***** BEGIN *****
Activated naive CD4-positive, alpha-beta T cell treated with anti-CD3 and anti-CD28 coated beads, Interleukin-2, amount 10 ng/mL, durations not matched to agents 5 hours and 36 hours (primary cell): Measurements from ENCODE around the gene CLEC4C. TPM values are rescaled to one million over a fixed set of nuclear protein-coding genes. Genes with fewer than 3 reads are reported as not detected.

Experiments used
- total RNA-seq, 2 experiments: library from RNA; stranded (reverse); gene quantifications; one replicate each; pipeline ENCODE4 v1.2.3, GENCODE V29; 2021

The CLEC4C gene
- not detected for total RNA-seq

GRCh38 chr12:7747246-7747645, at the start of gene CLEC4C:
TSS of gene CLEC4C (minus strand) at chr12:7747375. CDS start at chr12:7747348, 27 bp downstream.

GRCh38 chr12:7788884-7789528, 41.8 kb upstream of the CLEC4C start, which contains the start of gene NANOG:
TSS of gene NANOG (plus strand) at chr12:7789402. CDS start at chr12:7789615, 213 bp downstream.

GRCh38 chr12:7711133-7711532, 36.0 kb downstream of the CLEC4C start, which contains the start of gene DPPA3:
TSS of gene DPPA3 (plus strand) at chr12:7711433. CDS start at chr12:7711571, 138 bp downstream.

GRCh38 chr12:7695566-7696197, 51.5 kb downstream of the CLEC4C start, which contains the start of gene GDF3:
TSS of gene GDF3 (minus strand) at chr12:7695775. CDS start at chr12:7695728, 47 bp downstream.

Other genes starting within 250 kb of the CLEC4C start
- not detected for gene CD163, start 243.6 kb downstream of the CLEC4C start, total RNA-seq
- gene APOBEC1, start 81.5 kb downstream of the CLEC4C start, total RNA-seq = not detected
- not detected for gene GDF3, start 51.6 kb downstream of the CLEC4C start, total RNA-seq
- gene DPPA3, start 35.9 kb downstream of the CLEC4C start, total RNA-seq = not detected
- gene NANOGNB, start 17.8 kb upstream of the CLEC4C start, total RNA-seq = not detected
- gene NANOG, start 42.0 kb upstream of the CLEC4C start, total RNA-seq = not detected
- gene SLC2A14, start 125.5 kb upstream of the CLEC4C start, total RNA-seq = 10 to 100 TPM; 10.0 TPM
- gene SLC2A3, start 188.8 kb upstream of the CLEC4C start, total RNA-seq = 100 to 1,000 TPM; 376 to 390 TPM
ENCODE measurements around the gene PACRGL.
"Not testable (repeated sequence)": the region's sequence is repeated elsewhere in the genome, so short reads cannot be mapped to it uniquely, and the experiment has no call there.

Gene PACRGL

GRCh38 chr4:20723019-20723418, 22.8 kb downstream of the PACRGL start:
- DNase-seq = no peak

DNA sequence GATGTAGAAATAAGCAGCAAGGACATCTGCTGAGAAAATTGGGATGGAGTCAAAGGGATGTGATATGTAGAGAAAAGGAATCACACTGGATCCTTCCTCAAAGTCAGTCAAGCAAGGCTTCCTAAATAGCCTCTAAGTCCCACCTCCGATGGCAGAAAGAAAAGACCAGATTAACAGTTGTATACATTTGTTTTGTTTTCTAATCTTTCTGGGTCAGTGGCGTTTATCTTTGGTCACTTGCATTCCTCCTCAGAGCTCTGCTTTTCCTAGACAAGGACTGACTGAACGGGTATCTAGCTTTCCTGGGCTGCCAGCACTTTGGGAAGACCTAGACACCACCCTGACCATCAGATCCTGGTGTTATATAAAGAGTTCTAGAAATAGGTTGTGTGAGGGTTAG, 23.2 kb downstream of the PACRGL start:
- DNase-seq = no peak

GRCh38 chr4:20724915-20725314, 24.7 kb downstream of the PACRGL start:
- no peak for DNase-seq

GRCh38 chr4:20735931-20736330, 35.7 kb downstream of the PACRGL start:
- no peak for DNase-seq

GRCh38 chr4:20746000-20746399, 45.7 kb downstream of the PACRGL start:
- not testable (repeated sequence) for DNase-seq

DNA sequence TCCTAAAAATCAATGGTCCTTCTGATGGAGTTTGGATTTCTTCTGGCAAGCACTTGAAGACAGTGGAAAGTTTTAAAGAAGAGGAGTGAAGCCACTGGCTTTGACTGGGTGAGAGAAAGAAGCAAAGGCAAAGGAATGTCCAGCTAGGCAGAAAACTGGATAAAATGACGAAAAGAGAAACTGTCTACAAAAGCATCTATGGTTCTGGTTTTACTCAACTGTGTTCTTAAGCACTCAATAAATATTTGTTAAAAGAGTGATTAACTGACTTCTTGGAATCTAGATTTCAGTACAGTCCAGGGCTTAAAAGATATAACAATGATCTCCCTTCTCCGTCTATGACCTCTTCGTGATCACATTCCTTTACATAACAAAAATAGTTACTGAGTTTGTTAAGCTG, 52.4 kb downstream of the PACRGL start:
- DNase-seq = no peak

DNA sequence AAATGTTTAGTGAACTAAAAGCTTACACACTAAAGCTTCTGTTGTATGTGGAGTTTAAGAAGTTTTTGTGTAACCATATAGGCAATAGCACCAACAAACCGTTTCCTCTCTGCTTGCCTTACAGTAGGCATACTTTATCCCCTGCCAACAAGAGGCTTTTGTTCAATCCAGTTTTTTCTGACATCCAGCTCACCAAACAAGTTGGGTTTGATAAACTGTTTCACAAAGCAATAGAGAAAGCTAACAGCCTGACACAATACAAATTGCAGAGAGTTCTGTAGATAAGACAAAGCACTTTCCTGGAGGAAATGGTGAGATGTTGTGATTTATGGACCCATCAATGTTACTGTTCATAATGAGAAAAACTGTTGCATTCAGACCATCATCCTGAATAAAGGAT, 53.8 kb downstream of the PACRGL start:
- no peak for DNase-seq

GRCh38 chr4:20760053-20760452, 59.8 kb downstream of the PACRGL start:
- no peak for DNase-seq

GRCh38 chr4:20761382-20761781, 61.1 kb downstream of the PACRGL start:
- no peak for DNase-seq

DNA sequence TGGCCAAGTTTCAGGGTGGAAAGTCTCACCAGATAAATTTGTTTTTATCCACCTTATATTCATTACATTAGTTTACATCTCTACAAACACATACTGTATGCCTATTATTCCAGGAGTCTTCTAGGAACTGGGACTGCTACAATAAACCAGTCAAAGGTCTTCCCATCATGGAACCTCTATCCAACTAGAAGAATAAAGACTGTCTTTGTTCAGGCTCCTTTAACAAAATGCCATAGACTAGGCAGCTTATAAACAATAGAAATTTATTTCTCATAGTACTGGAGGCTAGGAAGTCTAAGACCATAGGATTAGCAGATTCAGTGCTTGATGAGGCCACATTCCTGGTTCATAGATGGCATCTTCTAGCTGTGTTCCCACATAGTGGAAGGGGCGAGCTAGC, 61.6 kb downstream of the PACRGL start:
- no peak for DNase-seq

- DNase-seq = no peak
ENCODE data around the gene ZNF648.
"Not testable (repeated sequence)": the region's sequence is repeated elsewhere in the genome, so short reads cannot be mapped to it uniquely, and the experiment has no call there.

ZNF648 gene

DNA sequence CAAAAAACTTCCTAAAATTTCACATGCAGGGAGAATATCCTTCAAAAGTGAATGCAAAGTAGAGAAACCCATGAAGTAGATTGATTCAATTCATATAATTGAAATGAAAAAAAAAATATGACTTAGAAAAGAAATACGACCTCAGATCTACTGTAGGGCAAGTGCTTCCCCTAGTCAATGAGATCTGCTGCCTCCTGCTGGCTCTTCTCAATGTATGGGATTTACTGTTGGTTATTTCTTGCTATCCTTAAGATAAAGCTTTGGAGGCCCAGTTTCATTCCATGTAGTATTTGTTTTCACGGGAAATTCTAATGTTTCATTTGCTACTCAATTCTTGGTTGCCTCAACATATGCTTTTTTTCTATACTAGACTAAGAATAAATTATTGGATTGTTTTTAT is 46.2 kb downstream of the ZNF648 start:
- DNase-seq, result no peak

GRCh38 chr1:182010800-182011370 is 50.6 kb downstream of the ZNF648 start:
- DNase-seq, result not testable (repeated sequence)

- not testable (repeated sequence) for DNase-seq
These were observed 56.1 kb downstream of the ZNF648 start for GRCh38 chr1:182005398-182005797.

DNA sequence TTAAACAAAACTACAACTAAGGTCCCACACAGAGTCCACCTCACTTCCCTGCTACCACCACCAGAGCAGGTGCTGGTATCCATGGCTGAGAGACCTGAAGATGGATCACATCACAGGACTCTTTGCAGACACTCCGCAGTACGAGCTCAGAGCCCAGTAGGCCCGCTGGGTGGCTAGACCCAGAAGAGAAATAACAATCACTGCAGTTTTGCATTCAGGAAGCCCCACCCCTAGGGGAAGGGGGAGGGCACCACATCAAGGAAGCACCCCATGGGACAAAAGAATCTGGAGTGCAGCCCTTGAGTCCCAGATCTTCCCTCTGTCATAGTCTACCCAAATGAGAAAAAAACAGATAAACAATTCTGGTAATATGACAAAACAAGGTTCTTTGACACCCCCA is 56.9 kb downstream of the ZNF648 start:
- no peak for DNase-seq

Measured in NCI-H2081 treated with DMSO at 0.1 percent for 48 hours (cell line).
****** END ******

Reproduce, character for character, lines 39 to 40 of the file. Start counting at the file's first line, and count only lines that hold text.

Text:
- no peak for DNase-seq

GRCh38 chr4:20760053-20760452, 59.8 kb downstream of the PACRGL start: